Water, water everywhere: Polarization dramatically affects H2O structure revealed through molecular dynamics simulation
Evidence of a new phase in liquid hydrogen
Graphene only as strong as weakest link
(Phys.org) —There is no disputing graphene is strong. But new research by Rice University and the Georgia Institute of Technology should prompt manufacturers to look a little deeper as they consider the ...
Local icosahedral order in metallic glasses
It's complicated: Hidden protein folding complexity revealed by simple Markov state models
The self-improvement of lithium-ion batteries
(Phys.org)—The search for clean and green energy in the 21st century requires a better and more efficient battery technology. The key to attaining that goal may lie in designing and building batteries not ...
What a ride! Researchers take molecules for a spin (w/ Video)
(PhysOrg.com) -- Kolomeisky and Rice graduate student Alexey Akimov have taken a large step toward defining the behavior of these molecular whirligigs with a new paper in the American Chemical Society's Journal of Physical ...
New charging method could greatly reduce battery recharge time
Water acts as catalyst in explosives
The most abundant material on Earth exhibits some unusual chemical properties when placed under extreme conditions.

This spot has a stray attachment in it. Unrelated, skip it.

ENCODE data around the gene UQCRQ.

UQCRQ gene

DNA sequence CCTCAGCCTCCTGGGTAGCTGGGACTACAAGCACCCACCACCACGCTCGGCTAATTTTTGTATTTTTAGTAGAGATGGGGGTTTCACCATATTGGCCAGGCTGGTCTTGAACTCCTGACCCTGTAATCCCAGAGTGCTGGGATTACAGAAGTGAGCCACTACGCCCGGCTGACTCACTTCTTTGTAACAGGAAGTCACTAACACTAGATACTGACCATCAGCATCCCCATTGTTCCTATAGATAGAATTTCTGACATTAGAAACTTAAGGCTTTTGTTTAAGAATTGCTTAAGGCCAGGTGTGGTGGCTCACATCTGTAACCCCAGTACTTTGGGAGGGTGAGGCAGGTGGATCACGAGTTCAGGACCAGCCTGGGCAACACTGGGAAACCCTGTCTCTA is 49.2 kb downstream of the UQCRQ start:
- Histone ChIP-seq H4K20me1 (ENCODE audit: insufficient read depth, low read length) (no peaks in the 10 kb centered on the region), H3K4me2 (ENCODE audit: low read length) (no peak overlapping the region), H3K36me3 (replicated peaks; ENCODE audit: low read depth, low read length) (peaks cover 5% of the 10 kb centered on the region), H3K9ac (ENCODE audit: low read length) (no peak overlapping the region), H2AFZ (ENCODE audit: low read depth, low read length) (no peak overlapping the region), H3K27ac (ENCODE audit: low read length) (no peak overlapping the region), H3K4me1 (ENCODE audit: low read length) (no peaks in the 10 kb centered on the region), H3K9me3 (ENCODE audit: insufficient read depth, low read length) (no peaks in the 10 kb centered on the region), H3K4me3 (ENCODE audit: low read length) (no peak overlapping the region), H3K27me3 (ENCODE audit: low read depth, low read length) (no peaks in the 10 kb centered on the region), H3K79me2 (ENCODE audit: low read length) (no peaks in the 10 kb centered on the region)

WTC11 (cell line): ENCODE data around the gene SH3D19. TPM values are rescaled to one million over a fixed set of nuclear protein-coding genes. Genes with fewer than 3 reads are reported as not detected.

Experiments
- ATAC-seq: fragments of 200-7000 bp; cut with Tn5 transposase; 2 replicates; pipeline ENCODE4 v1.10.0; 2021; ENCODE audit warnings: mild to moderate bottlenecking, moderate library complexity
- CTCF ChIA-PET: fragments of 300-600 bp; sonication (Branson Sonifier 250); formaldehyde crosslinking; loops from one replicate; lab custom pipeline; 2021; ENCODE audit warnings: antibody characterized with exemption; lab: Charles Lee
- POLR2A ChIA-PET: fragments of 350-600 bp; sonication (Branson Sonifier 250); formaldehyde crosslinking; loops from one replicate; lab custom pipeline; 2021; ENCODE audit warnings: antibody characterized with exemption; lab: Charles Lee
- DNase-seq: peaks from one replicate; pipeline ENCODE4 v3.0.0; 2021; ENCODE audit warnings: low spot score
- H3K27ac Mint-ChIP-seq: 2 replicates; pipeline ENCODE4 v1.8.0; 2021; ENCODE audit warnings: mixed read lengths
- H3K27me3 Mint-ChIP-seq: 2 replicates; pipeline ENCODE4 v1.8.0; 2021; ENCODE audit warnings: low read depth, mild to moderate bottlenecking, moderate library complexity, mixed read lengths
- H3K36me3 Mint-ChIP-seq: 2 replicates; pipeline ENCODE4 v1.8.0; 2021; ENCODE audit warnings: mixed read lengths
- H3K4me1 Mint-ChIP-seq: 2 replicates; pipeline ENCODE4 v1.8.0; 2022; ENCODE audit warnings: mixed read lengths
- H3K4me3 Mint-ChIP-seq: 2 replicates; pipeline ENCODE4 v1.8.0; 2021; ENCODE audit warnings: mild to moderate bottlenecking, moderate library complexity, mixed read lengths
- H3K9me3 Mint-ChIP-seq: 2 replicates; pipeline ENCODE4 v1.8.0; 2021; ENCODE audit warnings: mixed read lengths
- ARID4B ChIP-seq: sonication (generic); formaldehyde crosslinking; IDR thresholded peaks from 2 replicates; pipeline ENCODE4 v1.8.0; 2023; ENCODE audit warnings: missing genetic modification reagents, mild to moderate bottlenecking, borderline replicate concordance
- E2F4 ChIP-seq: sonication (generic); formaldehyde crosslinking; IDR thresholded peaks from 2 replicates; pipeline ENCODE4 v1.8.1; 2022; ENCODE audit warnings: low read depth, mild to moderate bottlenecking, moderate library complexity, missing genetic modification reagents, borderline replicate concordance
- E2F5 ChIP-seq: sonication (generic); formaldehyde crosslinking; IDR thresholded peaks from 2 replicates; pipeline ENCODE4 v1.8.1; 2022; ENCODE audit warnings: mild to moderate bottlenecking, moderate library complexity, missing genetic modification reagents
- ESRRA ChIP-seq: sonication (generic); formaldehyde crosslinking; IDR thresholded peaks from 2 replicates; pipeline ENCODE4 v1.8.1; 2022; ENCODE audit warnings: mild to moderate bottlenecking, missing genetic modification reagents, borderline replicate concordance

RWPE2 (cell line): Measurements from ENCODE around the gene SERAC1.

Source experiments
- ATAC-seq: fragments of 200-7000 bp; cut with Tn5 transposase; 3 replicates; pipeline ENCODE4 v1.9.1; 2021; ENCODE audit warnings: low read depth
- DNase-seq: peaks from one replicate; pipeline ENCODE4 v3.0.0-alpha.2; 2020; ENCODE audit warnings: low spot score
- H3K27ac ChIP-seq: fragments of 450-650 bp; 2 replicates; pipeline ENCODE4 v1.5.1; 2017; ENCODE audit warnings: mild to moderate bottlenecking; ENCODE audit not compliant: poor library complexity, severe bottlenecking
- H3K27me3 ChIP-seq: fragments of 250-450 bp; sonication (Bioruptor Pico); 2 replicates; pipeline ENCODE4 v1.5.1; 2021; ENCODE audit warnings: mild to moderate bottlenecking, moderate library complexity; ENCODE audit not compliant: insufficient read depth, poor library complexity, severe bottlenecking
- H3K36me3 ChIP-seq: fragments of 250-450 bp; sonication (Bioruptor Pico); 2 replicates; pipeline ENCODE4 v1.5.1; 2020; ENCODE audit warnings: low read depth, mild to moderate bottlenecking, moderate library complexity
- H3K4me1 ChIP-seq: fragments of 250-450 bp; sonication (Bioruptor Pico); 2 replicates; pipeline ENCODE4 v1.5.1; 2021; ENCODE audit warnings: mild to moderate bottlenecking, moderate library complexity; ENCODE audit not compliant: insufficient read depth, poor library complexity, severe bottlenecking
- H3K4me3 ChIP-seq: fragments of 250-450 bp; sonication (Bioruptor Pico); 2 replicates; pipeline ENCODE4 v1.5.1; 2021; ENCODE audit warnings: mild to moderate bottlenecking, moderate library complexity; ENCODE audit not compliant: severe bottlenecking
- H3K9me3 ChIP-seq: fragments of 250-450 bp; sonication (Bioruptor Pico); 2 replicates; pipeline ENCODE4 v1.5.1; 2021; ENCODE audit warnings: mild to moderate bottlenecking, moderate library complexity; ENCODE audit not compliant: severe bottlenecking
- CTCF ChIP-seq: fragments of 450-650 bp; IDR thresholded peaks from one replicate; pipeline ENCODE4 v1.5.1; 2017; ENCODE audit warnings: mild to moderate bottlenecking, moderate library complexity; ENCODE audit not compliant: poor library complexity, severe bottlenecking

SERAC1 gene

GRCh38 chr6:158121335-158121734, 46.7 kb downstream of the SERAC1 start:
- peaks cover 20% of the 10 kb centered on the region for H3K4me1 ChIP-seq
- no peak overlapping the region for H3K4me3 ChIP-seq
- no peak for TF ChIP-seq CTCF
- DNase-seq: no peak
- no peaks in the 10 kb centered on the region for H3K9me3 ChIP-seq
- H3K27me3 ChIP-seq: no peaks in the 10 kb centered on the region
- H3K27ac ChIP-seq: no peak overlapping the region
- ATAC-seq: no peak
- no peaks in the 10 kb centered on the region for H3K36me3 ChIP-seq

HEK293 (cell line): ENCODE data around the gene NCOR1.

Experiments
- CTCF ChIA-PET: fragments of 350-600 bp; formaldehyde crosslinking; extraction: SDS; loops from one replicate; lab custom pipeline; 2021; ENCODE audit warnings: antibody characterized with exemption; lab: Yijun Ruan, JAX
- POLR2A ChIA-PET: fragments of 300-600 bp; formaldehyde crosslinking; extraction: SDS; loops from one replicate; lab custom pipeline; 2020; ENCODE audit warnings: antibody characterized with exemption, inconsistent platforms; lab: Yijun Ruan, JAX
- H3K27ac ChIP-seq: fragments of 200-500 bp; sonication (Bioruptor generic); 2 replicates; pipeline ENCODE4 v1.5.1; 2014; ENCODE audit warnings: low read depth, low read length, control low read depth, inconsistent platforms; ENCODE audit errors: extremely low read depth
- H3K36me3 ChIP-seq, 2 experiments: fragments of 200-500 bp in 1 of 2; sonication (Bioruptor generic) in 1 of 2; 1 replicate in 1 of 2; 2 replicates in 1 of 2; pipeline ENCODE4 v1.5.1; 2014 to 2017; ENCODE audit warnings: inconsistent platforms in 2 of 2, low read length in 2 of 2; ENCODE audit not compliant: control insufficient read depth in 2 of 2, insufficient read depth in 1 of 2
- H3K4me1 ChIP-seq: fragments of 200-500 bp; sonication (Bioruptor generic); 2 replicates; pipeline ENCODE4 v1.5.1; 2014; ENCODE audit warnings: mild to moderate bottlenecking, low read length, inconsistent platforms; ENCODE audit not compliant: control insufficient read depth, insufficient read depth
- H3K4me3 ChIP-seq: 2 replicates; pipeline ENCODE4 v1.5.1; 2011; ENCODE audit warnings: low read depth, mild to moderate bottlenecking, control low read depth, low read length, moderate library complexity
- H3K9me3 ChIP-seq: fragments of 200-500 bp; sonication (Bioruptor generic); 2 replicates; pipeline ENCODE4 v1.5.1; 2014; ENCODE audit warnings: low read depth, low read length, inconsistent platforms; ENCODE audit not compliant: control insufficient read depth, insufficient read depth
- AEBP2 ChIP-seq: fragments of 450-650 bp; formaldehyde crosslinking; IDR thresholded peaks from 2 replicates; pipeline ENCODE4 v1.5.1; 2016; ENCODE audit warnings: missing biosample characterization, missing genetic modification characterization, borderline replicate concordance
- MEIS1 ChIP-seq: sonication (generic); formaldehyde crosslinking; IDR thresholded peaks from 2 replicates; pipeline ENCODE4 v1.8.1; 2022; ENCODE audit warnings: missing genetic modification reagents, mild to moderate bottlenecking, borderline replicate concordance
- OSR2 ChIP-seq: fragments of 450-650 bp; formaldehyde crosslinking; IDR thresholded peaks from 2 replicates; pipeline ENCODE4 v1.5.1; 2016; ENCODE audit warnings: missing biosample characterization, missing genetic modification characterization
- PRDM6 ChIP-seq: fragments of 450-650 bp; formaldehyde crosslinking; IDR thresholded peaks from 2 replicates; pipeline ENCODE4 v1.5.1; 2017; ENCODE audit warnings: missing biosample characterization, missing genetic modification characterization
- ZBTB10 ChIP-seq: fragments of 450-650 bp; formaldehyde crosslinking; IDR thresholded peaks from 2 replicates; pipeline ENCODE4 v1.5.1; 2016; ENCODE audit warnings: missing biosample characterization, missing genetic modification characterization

Physicists heat freestanding graphene to control curvature of ripples
(Phys.org) —An international team of physicists, led by a research group at the University of Arkansas, has discovered that heating can be used to control the curvature of ripples in freestanding graphene.
The chemical battle inside instantaneous energy storage devices
When you're merging onto the Beltway around the nation's capital, you want to go from 20 to 70 mph now. Supercapacitors, often built from a two-dimensional material called graphene, have the potential to ...
Putting iron to the stress test
(Phys.org) —Using an ultrafast laser system, a group in Physical and Life Sciences at Lawrence Livermore National Laboratory have subjected iron to extremely rapid dynamic compression and have shown that ...
Molecular traffic jam makes water move faster through nanochannels
Cars inch forward slowly in traffic jams, but molecules, when jammed up, can move extremely fast.
Molecular dynamics simulations reveal mechanisms by which metal nanowires deform or break under strain
Experimentalists searching for strong structural materials have established that nanocrystalline metals, which have average grain sizes smaller than 100 nanometers, are stronger, harder and more resistant ...